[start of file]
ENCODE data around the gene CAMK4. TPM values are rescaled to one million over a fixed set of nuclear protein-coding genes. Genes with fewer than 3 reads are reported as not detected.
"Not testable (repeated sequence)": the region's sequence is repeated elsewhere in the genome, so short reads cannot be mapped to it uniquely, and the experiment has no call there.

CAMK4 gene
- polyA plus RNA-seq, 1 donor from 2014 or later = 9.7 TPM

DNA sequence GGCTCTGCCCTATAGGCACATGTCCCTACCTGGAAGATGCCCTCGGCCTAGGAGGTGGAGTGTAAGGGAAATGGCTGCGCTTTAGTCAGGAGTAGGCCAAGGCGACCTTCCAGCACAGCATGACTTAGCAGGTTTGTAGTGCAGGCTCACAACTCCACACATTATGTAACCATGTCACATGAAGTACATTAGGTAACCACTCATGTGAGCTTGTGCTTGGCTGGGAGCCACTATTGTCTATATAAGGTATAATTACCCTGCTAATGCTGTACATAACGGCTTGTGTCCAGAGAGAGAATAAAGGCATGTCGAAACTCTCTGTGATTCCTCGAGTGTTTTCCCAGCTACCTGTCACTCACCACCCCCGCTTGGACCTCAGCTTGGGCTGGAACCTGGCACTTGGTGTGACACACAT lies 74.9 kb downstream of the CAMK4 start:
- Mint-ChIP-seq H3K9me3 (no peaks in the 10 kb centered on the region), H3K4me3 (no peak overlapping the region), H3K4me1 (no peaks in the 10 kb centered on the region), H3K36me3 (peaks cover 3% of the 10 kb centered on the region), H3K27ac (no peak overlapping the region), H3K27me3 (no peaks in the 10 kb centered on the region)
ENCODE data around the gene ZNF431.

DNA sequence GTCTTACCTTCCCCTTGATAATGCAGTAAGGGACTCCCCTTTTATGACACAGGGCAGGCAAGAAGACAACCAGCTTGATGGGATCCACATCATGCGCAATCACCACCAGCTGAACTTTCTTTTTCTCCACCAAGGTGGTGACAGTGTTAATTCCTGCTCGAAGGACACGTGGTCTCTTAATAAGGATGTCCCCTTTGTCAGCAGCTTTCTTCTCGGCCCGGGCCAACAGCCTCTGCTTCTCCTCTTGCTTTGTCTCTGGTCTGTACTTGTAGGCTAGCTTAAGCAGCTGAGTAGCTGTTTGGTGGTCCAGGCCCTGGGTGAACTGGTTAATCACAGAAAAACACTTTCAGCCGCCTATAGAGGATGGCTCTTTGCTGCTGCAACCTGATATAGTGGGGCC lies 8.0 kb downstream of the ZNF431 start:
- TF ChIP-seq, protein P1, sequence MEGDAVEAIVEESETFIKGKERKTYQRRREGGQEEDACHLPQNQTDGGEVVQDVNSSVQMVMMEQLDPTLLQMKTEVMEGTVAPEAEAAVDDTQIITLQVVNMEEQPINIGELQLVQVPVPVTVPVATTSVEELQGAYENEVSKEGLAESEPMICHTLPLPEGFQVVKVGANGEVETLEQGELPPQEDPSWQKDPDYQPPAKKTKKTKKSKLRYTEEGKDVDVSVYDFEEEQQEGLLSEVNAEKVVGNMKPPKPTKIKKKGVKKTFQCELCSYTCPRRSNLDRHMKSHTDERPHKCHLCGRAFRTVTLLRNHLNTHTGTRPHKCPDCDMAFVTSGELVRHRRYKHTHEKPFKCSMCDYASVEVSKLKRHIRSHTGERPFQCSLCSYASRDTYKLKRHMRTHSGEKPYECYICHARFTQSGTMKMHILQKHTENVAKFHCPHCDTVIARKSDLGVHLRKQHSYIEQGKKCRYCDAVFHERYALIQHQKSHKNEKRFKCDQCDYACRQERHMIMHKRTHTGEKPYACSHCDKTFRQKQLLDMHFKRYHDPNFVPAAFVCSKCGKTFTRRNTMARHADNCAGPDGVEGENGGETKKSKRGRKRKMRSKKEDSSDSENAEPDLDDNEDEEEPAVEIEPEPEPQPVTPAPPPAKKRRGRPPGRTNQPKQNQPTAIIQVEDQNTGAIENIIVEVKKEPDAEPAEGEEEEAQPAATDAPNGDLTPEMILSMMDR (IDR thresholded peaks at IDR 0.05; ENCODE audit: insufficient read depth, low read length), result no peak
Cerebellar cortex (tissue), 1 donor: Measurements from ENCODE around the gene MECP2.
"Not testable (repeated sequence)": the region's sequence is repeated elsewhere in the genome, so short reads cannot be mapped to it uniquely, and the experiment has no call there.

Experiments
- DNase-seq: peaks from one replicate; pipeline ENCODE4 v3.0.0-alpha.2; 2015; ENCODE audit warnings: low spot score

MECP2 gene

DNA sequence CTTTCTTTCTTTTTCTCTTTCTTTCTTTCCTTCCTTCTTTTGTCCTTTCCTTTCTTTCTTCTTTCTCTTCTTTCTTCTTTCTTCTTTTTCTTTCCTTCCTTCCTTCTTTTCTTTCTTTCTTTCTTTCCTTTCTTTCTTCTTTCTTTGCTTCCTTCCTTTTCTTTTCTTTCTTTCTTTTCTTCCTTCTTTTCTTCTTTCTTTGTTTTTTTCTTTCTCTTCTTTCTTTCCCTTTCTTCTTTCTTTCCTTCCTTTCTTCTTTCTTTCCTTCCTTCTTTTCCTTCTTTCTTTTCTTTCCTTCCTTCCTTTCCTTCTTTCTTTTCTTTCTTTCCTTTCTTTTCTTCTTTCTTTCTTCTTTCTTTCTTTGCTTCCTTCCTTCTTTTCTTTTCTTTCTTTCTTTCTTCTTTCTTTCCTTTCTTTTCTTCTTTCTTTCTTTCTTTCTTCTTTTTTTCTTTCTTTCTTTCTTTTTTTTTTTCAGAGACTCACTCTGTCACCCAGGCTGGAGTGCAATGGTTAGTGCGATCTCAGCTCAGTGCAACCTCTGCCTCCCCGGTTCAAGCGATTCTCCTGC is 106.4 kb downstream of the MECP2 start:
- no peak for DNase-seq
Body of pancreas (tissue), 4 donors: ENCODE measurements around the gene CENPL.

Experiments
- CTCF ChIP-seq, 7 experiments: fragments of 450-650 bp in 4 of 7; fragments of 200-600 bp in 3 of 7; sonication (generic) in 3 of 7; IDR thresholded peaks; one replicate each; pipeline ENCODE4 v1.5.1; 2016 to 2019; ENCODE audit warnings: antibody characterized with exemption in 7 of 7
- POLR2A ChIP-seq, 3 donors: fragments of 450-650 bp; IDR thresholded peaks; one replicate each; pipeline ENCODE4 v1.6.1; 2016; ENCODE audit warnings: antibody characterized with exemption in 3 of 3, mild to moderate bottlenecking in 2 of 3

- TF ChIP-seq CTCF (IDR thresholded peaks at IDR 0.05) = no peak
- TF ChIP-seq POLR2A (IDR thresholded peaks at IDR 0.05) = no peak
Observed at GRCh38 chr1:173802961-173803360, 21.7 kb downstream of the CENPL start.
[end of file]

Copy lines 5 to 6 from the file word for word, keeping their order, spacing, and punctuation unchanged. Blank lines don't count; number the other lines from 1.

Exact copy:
DNA sequence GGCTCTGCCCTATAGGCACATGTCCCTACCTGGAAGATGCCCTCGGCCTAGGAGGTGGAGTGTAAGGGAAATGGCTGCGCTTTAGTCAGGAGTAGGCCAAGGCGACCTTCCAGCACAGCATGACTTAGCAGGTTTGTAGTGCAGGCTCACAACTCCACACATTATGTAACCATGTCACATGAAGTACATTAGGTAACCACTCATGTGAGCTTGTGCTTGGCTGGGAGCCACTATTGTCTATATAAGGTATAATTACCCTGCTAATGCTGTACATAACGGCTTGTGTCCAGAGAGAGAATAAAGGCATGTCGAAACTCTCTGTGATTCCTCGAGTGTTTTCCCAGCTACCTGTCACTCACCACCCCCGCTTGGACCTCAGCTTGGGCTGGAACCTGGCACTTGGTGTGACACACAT lies 74.9 kb downstream of the CAMK4 start:
- Mint-ChIP-seq H3K9me3 (no peaks in the 10 kb centered on the region), H3K4me3 (no peak overlapping the region), H3K4me1 (no peaks in the 10 kb centered on the region), H3K36me3 (peaks cover 3% of the 10 kb centered on the region), H3K27ac (no peak overlapping the region), H3K27me3 (no peaks in the 10 kb centered on the region)